The young offender behind the 2020 killing of Calgary Police Sergeant Andrew Harnett was sentenced to 12 years in prison, less time served in custody, after being found guilty of manslaughter.
The name of the offender is subject to a publication ban, as the offender was just shy of their 18th birthday when Sgt. Harnett was thrown from a speeding vehicle driven by the offender into the path of an oncoming vehicle and killed on Dec. 31, 2020.
Justice Anna Loparco’s written decision regarding sentencing was released on October 16, where she found that the offender had meant to cause Sgt. Harnett serious bodily harm.
Writing in her decision, she said that the offender had engaged multiple times to push Sgt. Harnett from the vehicle he was driving, and that the offender’s “deliberate actions to expel Sgt. Harnett from the car and leave him helpless in the middle of the roadway are particularly reckless and show a callous indifference to the fate of the victim.”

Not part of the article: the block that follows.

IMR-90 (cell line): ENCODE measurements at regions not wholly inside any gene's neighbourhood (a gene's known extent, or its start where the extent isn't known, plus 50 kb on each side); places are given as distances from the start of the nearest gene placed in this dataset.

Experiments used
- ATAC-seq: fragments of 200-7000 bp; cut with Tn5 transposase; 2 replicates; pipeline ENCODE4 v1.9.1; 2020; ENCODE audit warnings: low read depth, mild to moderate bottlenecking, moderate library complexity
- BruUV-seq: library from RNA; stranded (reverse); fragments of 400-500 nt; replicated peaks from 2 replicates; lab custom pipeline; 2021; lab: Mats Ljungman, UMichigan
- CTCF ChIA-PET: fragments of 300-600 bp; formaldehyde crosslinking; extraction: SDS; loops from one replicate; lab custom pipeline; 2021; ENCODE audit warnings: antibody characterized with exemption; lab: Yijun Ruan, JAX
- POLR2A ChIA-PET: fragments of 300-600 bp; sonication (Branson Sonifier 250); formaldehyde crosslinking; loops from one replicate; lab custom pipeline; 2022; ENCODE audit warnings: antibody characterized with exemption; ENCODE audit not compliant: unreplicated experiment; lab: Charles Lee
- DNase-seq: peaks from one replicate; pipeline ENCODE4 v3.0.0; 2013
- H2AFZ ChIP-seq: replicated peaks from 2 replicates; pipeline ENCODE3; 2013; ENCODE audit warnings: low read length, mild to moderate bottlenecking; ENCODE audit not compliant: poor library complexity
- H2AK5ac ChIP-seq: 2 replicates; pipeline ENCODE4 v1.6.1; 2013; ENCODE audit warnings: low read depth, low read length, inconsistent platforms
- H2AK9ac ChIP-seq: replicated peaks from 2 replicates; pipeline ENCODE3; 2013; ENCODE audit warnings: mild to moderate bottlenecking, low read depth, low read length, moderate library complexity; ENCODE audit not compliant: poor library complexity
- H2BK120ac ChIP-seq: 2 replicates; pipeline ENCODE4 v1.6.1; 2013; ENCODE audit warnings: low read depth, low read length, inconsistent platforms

Justice Loparco, in her sentencing decision, said that the offender would receive credit for time served while in custody during the trial, resulting in 2,884 days of incarceration to be served—just short of 8 years.
In addition to prison, the offender received orders to provide a DNA sample and a lifetime weapons prohibition.
“I extend my deepest sympathies to members of the Harnett family for their tragic loss. I know that while this process has come to an end, your suffering will not,” wrote Justice Loparco.
“I hope you continue to seek solace in the memory of all of Sgt. Harnett’s incredible achievements and the kindness he clearly demonstrated towards others. I hope you find peace in knowing that Sgt. Harnett left an indelible mark on this community. He was an exceptional police officer who lost his life protecting society. His legacy will live on forever.”